The Genesis of an Opera

Composer Chip Michael and I had decided we wished to produce an Opera together; something fresh, vital, modern and exciting! We knew that we wanted the rhythms of the story to resonate with modern life, and yet to hold historic truths and be truly indicative of human nature both past and present. Every good story begins with the "What if..." and the story of an opera is no different. In our particular case the What if sprung from the realization that of the entire pantheon of the Greek Gods, Fate is the last one standing. No one swears by Apollo any more, or prays to Zeus, but people all over the world still refer to their fate, greeting dramatic events with a fatalism that has changed little since the days of ancient Greece. So... What if... the Fates looked up from their weaving one day and realised they were the last Gods standing?

Enter Chorus: "It wasn't always like this. This. I mean the cave, the weaving. Fate didn't always take these three aspects, hideous parodies of womanhood - Virginal Child, Pulchritudinous Mother, Withered Hag. Once they were all young, strong, glorious in the divinity of their birth - proud daughters of Zeus himself and Themis, the lovely Goddess of Necessity. Oh, how they shone! Three daughters, one incarnation - Fate. Atropos, the Inevitable One, the knower of things that are to be. Lachesis, the Measurer, knower of things that were, and sweet Clotho, the Manifest One, knower of things that are."

"Oh, such gifts had these daughters of Zeus! They could dance, sing, play upon the lyre. They could paint, sculpt and weave. They could ride and hunt, wielding bow and falcon with deadly grace. They invented the seven letters of the Greek alphabet, an unparalleled gift to the humans. And how they fought! In the legions of the Gods there were few with their bravery. When Zeus clashed with the Titans, his daughters, along with the rest of the Pantheon fought to beat the monsters back, and Fate killed two of the giants, a feat even their brother Apollo couldn't match."

"It was jealousy of these accomplishments which led Apollo to complain to Zeus. ’How could Fate possibly be doing their job and properly looking after the Human Race', he whined. 'After all, the humans have been breeding fruitfully for hundreds of years - years that Fate has spent gallivanting with the court, making merry and (rightfully so) fighting at your side. With so many more humans to look after, how, mighty Zeus, can she ever find time for it all?'"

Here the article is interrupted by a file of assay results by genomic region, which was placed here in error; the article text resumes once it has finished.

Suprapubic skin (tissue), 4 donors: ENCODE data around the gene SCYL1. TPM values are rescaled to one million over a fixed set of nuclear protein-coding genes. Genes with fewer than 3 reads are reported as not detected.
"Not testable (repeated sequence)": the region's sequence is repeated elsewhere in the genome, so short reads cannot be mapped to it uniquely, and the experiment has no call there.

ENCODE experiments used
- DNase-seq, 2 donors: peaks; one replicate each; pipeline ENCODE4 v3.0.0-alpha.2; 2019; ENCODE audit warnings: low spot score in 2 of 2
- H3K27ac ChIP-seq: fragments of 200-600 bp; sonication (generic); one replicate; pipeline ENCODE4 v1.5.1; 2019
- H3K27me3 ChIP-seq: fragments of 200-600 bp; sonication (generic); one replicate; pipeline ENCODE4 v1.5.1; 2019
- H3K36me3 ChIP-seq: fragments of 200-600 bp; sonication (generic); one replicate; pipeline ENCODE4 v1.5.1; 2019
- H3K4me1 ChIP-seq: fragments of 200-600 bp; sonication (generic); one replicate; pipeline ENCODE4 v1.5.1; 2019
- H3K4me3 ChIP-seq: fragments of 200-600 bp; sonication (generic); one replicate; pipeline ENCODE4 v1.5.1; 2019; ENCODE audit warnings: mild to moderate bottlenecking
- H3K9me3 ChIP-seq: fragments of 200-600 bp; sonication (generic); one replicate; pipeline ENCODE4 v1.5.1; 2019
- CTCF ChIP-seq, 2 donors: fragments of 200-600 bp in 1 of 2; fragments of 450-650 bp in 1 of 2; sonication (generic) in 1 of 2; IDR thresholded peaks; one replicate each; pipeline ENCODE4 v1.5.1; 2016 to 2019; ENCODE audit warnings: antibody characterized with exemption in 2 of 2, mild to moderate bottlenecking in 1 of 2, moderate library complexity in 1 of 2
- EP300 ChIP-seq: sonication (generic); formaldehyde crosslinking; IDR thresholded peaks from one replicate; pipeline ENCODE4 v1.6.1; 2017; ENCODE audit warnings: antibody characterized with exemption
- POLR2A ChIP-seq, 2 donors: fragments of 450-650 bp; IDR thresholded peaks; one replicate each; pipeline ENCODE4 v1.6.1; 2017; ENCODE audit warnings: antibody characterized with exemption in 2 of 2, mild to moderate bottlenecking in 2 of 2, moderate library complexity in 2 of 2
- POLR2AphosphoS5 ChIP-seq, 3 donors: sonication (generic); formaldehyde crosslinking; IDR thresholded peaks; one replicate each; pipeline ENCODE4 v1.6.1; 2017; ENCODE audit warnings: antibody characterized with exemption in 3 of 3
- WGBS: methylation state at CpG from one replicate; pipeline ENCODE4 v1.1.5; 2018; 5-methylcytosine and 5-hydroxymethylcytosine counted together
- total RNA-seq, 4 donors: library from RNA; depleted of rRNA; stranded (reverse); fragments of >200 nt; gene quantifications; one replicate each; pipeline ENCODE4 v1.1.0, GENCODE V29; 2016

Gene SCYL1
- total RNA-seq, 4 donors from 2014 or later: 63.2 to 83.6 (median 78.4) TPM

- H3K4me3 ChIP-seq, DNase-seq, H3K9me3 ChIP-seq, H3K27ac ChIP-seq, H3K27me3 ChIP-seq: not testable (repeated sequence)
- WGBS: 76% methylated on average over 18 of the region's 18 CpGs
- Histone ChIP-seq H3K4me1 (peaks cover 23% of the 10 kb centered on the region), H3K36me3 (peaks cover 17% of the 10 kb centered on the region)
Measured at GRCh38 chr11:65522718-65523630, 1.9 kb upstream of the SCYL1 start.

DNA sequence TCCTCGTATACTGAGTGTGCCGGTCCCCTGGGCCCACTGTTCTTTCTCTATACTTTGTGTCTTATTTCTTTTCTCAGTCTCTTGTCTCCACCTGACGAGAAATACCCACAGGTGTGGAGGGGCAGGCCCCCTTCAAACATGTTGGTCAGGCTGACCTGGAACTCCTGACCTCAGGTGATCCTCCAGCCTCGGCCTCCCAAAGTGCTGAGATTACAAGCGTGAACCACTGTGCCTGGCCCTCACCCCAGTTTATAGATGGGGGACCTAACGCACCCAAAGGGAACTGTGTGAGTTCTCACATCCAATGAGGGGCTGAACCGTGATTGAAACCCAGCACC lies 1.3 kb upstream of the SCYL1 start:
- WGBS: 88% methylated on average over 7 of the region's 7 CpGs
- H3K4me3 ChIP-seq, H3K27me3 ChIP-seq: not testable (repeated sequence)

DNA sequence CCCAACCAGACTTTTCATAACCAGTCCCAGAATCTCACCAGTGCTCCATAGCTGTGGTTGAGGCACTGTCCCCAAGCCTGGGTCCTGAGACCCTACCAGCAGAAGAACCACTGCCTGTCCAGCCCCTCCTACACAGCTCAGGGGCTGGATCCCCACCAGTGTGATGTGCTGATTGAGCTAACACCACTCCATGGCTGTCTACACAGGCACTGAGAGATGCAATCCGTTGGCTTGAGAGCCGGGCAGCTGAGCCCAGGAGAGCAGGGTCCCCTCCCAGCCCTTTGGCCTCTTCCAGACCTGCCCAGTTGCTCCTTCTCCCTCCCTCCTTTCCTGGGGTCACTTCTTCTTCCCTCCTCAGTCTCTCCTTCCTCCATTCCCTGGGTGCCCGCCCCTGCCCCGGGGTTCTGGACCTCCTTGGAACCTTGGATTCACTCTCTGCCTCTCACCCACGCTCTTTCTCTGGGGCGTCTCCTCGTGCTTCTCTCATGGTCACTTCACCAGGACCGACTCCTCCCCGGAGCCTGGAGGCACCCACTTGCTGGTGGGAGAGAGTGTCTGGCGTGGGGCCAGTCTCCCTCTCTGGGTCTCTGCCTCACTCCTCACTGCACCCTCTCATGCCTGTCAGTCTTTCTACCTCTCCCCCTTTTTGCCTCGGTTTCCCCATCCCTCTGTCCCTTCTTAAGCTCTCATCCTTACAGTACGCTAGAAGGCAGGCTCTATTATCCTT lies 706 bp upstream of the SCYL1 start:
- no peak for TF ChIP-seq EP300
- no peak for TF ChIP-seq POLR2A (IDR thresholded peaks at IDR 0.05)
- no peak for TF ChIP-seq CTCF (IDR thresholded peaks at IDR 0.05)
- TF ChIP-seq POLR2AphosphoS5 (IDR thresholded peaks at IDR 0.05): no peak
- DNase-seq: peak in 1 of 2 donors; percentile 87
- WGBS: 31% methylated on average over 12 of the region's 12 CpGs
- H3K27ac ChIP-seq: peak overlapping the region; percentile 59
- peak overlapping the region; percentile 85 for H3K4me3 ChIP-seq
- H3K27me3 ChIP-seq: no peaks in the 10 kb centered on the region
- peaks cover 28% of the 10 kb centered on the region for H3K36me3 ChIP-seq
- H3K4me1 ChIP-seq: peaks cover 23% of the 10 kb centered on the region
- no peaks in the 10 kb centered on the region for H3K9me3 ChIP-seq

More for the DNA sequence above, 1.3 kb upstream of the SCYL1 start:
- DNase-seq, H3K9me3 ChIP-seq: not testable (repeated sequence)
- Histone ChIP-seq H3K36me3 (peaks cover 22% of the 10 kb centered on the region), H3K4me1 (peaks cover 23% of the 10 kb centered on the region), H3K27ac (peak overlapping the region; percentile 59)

"Zeus was wise to Apollo's ploy and knew that the motive for this slander was envy, but still, a seed was planted. Before long Zeus doubted the girls. Their appearance at a banquet or a hunt would be greeted with genial questioning that soon turned to approbation. It was in less than the turn of a human's paltry lifespan that the paranoia planted by a petty sibling grew into the rage that caused Zeus to banish his favorite daughters to their rocky tomb. Condemned to do nothing with their talents and gifts but spin, measure and cut the glittering threads of human life spans."

"The Fates fought the boredom of their confinement, weaving the human threads into a tapestry of astounding beauty. They sang to each other and composed great poems and plays using their alphabet. They danced and trained with sticks in place of their swords. They speculated, dreamed and wished after the life they would lead when Zeus came to his senses. But the years became decades, slipped into centuries and stretched to millennia - and Zeus never came. Over time the singing and storytelling dried up, the dancing and training stopped. Fate began to focus the entirety of her intelligence on the gigantic tapestry of humanity. The great blue world shrunk to the dimensions of a tiny cave off the cliffs of Mt. Olympus and the glittering play of threads by torchlight."

"And now? Centuries, eons later? I ask myself if maybe they have been alone too long. What would have happened if they had looked up from their weaving long enough to notice that Apollo and Zeus had both fallen away lost in the mists of time. Fate are the last of the old Gods to rule. Don't get me wrong, the others are still there, it's just that only Fate has kept her place in the hearts and minds of man. Only Fate. I have observed through the years, content at last that this is the final chapter of a glorious history. My job? To tell that history - to portray in some small way the sense of God-head, the majesty and the glory that resided, resides, in the person(s) of Fate. Only Fate is not cooperating. The days when Gods walked among men are over, gone, dust! But Clotho has different ideas."

And from that germ of an idea our opera has grown. Our Clotho re-christens herself Chloe and heads to earth to experience life and to understand the humans whose destiny she weaves. Her sisters throw off their mother/hag aspects and join her. Together the three fates will discover what it means to be human, and along the way discover their own humanity.

Comments

Rob said…
Eddie - if you haven't read this you'd probably enjoy it.

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